LPI, a division of the NSW Department of Finance & Services, is the trusted source of truth for authoritative foundation land and property information in NSW. They are proud to be a world leader in geospatial information and technologies, which assist in the delivery of NSW Government service delivery programs. Land & Property Information geospatial products and services are utilised by Government, Business and the Community.
In collaboration with all major infrastructure agencies operating in the Sydney CBD, the project has mapped and created a 3D data model for all underground infrastructure for the CBD, including buildings (both above and below ground), utilities and tunnels.
Unlike the common fly through 3D models used to represent the built environment, the Sydney CBD 3D Model is intelligent and facilitates full attribute and 3-D spatial queries on all features. The 3-D buildings include contact details for owners and occupiers and the type of industries located within the building.
Buildings are captured in architectural models and translated into virtual environments for exercise scenarios and then imported into the GIS data model in real world coordinate systems. A video about this project is available for viewing (MP4 video file link).
The Sydney CBD 3D Model will benefit:
new infrastructure planning
emergency response and recovery
critical infrastructure protection
safety of public and responders
agency communication and access to information
utility outages by reducing likelihood of excavation errors.
For more details contact: John Moore, Manager GIS and Operations at Land and Property Information Authority at the LPI by email or phone: 02 8236 7160.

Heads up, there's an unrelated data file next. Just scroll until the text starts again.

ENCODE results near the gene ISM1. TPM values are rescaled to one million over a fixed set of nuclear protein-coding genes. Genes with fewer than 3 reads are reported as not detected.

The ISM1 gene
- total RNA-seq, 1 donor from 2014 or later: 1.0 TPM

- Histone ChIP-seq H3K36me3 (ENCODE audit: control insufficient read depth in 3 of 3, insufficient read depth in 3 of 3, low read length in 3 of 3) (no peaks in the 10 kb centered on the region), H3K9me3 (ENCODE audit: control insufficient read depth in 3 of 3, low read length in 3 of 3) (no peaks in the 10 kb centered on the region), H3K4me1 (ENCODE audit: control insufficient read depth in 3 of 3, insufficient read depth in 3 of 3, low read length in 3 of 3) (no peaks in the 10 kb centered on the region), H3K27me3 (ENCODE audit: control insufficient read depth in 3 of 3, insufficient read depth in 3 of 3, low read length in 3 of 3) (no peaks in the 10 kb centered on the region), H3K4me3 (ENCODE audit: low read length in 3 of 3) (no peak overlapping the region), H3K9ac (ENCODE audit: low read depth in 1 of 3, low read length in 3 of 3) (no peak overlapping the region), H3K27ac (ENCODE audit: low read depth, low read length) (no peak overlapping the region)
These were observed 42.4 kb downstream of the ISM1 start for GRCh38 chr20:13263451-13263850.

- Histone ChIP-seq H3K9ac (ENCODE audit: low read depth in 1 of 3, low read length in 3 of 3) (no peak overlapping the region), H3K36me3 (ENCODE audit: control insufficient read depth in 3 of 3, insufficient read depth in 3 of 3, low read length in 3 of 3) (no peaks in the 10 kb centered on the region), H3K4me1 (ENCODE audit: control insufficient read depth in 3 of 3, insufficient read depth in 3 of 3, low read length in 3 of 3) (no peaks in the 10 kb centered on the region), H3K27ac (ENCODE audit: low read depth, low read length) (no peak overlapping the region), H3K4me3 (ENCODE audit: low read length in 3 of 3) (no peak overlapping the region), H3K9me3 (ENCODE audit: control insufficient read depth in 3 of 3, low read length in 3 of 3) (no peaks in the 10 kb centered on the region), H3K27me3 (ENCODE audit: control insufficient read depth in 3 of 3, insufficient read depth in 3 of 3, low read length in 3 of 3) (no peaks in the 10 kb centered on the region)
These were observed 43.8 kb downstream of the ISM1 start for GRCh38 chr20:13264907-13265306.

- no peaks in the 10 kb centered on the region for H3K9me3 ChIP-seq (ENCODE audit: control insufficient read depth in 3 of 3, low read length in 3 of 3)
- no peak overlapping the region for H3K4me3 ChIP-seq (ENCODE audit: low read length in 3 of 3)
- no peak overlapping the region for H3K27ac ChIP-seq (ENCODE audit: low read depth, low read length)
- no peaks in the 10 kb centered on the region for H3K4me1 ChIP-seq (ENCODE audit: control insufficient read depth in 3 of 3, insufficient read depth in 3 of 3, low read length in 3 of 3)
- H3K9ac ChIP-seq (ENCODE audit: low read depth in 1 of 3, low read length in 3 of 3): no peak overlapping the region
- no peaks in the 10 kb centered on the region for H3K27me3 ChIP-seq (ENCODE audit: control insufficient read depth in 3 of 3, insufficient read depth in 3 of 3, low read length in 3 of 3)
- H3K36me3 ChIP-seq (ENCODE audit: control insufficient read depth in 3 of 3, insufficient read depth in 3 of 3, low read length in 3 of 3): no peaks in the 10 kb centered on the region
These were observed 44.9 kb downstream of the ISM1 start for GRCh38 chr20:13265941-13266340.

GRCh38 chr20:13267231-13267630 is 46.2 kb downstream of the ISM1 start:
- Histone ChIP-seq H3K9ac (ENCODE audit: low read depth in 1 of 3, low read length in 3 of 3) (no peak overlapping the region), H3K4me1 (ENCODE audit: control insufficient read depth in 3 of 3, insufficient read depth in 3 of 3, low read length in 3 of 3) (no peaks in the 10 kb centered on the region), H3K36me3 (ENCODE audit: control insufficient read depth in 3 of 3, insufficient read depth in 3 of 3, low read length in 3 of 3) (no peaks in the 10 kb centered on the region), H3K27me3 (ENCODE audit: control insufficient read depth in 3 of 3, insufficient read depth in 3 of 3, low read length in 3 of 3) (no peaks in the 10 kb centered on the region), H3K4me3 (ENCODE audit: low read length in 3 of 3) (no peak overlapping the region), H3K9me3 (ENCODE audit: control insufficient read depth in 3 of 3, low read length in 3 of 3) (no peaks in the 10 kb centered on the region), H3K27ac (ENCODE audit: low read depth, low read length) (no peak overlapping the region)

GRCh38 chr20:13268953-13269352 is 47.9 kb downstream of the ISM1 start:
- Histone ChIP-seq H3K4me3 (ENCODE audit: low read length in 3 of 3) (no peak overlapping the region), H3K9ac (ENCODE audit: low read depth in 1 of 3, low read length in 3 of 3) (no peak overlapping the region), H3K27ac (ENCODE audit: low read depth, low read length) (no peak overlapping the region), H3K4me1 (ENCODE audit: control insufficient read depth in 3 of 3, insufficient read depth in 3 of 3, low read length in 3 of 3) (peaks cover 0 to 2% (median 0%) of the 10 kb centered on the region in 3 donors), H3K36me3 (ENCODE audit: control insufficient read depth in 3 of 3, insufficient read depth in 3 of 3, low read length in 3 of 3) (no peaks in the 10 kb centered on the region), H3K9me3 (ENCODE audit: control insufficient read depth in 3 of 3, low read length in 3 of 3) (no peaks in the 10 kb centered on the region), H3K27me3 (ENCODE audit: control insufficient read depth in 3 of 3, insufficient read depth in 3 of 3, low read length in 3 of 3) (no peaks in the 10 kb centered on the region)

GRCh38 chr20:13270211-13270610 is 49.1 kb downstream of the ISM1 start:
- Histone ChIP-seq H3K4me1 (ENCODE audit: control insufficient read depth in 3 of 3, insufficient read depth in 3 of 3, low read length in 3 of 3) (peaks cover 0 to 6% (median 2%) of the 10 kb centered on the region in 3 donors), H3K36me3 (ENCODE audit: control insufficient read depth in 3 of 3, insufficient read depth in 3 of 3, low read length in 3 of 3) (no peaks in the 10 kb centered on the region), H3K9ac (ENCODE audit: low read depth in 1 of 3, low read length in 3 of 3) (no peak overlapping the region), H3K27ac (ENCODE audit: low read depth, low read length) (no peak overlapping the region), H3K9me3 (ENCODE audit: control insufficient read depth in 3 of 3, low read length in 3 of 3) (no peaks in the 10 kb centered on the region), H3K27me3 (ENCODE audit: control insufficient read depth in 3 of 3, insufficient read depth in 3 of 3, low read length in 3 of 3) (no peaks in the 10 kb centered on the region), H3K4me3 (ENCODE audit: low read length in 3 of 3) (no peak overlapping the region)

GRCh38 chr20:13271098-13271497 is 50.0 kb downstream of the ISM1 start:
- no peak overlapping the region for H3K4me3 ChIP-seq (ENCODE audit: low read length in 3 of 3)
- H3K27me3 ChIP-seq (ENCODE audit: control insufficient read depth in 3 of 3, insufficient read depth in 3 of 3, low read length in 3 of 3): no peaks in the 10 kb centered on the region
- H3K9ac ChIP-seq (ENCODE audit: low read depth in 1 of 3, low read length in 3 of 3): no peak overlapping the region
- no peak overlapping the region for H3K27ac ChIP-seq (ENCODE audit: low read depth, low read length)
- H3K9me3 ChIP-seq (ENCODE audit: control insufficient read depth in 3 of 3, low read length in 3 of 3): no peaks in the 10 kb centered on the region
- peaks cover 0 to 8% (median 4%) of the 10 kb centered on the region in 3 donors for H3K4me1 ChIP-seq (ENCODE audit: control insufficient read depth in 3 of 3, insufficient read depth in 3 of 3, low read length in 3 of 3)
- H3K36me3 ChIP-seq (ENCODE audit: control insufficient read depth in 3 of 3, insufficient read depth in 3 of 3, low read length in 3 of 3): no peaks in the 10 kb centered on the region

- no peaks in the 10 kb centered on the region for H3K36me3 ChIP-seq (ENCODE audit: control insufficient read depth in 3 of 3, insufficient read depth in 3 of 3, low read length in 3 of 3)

CeBIT exhibitor 3D Printing Systems launched the new UP! Mini 3D Printer as a world first at CeBIT Australia 2012. With it’s full metal, temperature stabilising enclosure and groundbreaking pricing it’s no wonder their Stand I15 attracted large crowds of visitors throughout the day.
The UP! Mini is based on the simplicity of a traditional inkjet printer, with a snap in printer head, slip in build table and clip in consumable roll.
3D Printing also known as additive manufacturing, has seen huge growth in the last two years.
3D Printing Systems have sold their desktop 3D Printers to Primary schools, where students are creating 3D printed projects out of plastic instead of the traditional paddle pop stick projects.
This is the manufacturing of the future and Australian students could learn a lot if given the opportunity to be able to use this type of cutting edge technology to create and innovate.
Universities around Australia use the UP Plus 3D Printers, as they are a fantastic educational tool to demonstrate additive manufacturing process and to be able to rapid prototype their own designs. Thinking and creating outside of the box has never been so easy.
Electrolux have been using the UP Plus 3D Printer for two years as well as many other leading businesses for prototyping and testing product design. The savings are huge (+/- 80%) for prototyping in house as opposed to sending parts to be printed at a bureau. Additive manufacturing methods are also faster than and cheaper than one off moulds or getting a part CNC machined.
The other advantage of printing parts in ABS plastic, the same plastic that is used in most consumer parts today, is if you wanted to fix a broken plastic part on your dishwasher or stove, you can do that easily. If you wanted to make a custom mount for your phone in your car or bicycle you can do that too.
With the introduction of the UP Mini 3D Printer, launched first at CeBIT 2012 in Australia, it has been designed for the consumer in mind, bringing manufacturing to the home or hobbyist at a price that has to be seen to be believed.
3D printing / additive manufacturing is a way to create a physical object layer by layer using raw materials like ABS plastic and a digital CAD file that has specifications of what the object’s characteristics are.
This kind of technology has been used for some time to create rapid prototypes but the 3D printers were very expensive, costing tens of thousands of dollars.